When previously isolated populations meet and mix, the resulting admixed population can benefit from several genetic advantages, including increased genetic variation, the creation of novel genotypes and the masking of deleterious mutations. These admixture benefits are thought to play an important role in biological invasions. In contrast, populations in their native range often remain differentiated and frequently suffer from inbreeding depression owing to isolation. While the advantages of admixture are evident for introduced populations that experienced recent bottlenecks or that face novel selection pressures, it is less obvious why native range populations do not similarly benefit from admixture. Here we argue that a temporary loss of local adaptation in recent invaders fundamentally alters the fitness consequences of admixture. In native populations, selection against dilution of the locally adapted gene pool inhibits unconstrained admixture and reinforces population isolation, with some level of inbreeding depression as an expected consequence. We show that admixture is selected against despite significant inbreeding depression because the benefits of local adaptation are greater than the cost of inbreeding. In contrast, introduced populations that have not yet established a pattern of local adaptation can freely reap the benefits of admixture. There can be strong selection for admixture because it instantly lifts the inbreeding depression that had built up in isolated parental populations. Recent work in Silene suggests that reduced inbreeding depression associated with post-introduction admixture may contribute to enhanced fitness of invasive populations. We hypothesize that in locally adapted populations, the benefits of local adaptation are balanced against an inbreeding cost that could develop in part owing to the isolating effect of local adaptation itself. The inbreeding cost can be revealed in admixing populations during recent invasions.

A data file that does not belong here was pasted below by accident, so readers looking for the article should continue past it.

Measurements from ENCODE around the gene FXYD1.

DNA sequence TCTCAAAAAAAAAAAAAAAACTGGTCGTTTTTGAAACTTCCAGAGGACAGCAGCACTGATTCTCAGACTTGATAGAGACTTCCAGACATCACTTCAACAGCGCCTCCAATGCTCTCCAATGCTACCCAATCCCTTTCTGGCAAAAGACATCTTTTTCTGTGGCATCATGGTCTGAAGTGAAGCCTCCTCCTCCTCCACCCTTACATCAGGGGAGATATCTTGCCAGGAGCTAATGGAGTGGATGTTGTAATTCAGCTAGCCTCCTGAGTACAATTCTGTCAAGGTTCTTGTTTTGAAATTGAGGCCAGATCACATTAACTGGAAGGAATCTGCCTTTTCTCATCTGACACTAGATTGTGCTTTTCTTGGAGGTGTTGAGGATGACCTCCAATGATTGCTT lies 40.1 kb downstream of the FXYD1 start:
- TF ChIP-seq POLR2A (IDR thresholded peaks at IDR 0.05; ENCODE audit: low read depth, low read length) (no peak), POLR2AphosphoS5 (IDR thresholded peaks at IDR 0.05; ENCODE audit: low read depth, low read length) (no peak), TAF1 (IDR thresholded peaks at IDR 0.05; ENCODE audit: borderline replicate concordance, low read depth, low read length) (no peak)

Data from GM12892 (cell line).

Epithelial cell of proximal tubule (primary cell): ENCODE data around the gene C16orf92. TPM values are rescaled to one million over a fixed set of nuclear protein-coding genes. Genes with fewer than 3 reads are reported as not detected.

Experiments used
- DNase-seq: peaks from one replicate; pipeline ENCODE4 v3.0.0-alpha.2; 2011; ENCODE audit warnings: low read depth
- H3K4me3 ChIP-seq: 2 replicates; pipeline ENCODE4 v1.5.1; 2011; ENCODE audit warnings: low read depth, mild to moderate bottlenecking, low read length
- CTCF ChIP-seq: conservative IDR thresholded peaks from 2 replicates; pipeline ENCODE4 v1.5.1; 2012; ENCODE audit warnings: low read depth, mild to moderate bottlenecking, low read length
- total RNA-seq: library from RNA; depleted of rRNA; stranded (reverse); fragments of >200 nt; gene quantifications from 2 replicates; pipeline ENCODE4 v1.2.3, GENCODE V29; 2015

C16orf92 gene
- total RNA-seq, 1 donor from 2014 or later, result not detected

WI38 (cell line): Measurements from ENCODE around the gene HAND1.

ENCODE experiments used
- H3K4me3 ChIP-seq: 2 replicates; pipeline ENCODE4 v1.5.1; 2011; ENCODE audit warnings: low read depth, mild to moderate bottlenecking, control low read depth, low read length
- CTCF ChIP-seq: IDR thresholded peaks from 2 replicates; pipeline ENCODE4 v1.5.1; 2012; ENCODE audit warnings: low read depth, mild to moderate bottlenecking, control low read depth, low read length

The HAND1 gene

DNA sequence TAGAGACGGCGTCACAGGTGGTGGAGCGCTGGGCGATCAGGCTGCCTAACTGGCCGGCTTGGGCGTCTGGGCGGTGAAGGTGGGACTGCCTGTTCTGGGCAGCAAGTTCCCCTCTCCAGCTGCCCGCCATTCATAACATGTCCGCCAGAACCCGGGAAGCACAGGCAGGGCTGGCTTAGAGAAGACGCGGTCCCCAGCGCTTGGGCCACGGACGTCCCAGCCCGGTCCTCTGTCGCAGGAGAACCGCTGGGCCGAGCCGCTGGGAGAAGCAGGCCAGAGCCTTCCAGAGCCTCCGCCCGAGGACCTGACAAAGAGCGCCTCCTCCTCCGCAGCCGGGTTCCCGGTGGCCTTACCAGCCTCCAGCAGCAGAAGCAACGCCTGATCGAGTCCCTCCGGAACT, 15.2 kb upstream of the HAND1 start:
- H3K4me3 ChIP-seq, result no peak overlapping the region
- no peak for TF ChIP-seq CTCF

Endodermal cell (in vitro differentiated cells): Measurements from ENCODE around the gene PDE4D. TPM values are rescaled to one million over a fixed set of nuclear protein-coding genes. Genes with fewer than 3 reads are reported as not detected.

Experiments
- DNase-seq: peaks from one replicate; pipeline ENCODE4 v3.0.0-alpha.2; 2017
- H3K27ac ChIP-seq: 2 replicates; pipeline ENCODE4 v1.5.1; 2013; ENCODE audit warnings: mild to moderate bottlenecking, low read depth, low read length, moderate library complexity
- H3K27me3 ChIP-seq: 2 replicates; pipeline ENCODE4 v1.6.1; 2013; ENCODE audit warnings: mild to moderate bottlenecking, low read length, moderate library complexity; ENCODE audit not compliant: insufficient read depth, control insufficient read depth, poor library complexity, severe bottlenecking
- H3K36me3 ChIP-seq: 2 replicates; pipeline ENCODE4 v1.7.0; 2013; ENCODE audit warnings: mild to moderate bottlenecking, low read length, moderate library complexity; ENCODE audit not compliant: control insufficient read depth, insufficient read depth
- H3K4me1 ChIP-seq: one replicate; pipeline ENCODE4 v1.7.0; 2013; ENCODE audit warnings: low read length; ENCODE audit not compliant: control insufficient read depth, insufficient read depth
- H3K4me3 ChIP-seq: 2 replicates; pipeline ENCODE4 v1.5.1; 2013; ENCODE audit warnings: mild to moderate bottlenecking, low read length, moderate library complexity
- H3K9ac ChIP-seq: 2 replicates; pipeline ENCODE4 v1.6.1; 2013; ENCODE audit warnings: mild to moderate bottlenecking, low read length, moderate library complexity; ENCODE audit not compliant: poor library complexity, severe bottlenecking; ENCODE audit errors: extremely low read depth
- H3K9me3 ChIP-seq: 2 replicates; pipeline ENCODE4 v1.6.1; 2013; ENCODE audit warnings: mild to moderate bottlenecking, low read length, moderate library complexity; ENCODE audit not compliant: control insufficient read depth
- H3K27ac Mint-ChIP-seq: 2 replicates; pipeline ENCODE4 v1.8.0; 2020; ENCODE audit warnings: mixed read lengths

First, plants are good models to explore evolutionary genetics. They're not as constrained as say mammals, or the typical tetrapod, when it comes to barriers to gene flow between distinct taxa. Hybridization is common, and plants can also self-fertilize as well as cross-fertilize, allowing researchers to push the genetic pool in different directions ("selfing" obviously reduces the effective population and is an extreme form of inbreeding, so it's a good way to purge genetic variation really quickly). In a perfect abstract world of evolution one might imagine Richard Dawkins' vehicles and replicators as fluid entities which float along a turbid sea of evolutionary genetic parameters, drift, migration, mutation and selection. But reality is constrained to DNA substrate, which have their own parameters such as recombination, modulators such as epigenetics, and numerous ways to express variation through gene regulation. It's complicated, and stripping the issues down to their pith is easier said that done. But the broader dynamics here being examined is the generalist-specialist trade-off, which I think is relevant to the two issues I introduced earlier in this post. Specialists are optimized for their own position in the adaptive landscape, but have difficulties when it is perturbed. Generalists always less than maximum fitness in all landscapes, but higher average fitness across them because they can adapt to changes. Specialization is local adaptation of particular lineages, while in the generalist case you can have invasive species in novel environments. They're obviously facing an adaptive landscape which is at some remove from what any of the introduced genotypes were "optimized" for, so hybridization produces something new for something new. In the first figure of the paper you see F3 wild barley descended from two parental lineages, ME and AQ. The left panels show seed output as a function of heterozygosity, and the right panels as a function of ME genome content. Remember that in subsequent generations the descendants of hybrids will vary quite a big in genetics and phenotype as the original alleles re-segregate.